Importance of HTTPS

HTTPS is a secure web protocol commonly used by e-commerce websites to provide secure transactions for its users. Google has been actively campaigning to website owners to convert to HTTPS, and has been rewarding secure URLs with a minor SEO boost.

Google wants to provide users with a secure and beneficial web experience so encouraging website owners to switch to HTTPS is obvious.

Making the switch to HTTPS might not benefit all website owners and it requires careful research and action in order to make a clean conversion.

HTTPS does confer with Google’s metrics, but it mainly provides users and your business with security for any confidential transactions you conduct over your website.

We will discuss the differences between HTTP and HTTPS, and whether you should convert your website to HTTPS protocol.

What is HTTP?

Hypertext Transfer Protocol (http) is an application layer protocol designed to transfer and receive information over the Internet. An application transfer protocol presents how information is displayed to a user and does not discriminate how information is transferred from one source to another. HTTP is most commonly used to retrieve HTML text and other site resources.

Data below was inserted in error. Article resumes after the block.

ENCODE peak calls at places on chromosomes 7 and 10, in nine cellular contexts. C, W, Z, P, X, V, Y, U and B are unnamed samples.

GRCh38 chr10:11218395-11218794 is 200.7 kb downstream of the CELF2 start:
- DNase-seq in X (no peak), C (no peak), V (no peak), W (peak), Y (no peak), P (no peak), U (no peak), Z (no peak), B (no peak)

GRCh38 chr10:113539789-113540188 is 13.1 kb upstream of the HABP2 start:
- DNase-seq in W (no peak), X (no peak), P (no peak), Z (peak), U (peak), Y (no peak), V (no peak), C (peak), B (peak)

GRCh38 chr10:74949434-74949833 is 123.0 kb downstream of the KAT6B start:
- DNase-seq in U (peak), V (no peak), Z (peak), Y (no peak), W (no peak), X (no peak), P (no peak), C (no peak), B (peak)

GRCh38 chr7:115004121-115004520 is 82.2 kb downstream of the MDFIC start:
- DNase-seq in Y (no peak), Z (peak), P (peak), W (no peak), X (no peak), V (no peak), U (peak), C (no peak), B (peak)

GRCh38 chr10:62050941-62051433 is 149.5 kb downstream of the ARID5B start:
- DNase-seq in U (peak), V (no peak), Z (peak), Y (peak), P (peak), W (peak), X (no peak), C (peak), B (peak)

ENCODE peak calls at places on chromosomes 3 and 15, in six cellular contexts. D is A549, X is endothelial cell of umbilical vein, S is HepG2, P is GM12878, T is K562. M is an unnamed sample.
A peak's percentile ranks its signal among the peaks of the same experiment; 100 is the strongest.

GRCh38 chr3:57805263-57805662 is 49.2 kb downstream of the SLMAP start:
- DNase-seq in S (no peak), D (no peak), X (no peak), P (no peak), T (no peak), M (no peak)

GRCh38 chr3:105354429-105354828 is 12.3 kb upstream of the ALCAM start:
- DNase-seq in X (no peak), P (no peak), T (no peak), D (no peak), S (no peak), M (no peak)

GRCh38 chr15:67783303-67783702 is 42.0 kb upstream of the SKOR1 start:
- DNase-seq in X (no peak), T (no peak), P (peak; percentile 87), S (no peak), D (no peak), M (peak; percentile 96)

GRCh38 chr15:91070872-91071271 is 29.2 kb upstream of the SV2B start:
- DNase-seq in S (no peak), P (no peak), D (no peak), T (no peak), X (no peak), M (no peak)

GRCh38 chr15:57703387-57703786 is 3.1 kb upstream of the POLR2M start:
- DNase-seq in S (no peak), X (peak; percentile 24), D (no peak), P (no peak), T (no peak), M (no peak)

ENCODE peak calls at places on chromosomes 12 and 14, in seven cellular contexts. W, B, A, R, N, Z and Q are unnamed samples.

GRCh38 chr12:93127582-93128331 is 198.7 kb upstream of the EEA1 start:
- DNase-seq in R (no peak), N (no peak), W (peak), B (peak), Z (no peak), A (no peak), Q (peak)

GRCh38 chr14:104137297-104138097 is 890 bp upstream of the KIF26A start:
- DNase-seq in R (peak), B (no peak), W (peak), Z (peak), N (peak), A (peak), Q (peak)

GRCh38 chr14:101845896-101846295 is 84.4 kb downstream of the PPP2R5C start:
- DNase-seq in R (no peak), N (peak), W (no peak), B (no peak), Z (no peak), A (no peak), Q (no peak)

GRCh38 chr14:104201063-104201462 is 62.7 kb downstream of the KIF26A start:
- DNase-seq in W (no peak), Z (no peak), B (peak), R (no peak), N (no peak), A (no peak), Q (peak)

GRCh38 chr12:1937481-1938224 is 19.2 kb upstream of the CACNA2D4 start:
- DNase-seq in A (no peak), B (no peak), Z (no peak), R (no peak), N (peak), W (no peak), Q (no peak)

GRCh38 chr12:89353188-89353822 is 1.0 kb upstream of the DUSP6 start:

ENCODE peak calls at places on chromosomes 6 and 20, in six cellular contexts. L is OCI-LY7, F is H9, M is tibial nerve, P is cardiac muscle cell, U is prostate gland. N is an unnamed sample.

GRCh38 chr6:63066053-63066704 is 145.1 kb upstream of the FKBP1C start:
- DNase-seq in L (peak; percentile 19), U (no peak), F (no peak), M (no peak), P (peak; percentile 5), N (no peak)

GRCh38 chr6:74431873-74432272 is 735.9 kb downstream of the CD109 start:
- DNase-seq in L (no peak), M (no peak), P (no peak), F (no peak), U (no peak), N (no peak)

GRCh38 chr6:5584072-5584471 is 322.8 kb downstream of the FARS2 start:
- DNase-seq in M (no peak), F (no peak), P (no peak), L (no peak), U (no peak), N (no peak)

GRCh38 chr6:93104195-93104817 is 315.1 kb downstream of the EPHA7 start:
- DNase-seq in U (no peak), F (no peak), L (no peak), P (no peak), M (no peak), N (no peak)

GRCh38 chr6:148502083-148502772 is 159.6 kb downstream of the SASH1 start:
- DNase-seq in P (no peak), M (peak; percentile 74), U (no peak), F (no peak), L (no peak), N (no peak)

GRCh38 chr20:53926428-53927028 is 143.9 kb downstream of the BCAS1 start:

HTTP is considered “stateless,” and does not retrieve or store information from previous browsing sessions. The benefits of using HTTP equate to faster load times and better information display. Websites that do not host confidential financial or user information use HTTP. Unfortunately, HTTP is not secure and are always at risk of data breach from third parties.


 Websites began switching to the HTTPS client in order to conduct secure transactions and authorizations with its users. HTTPS is the same as HTTP, but with a layer of security attached. HTTPS comes equipped with Secure Sockets Layer (SSL) to monitor and transfer data safely between two points, which is why search engines prefer HTTPS clients. Nicknamed “Secure HTTP,” HTTPS is commonly used by banks, e-commerce websites, and any website that conducts financial and personal transactions.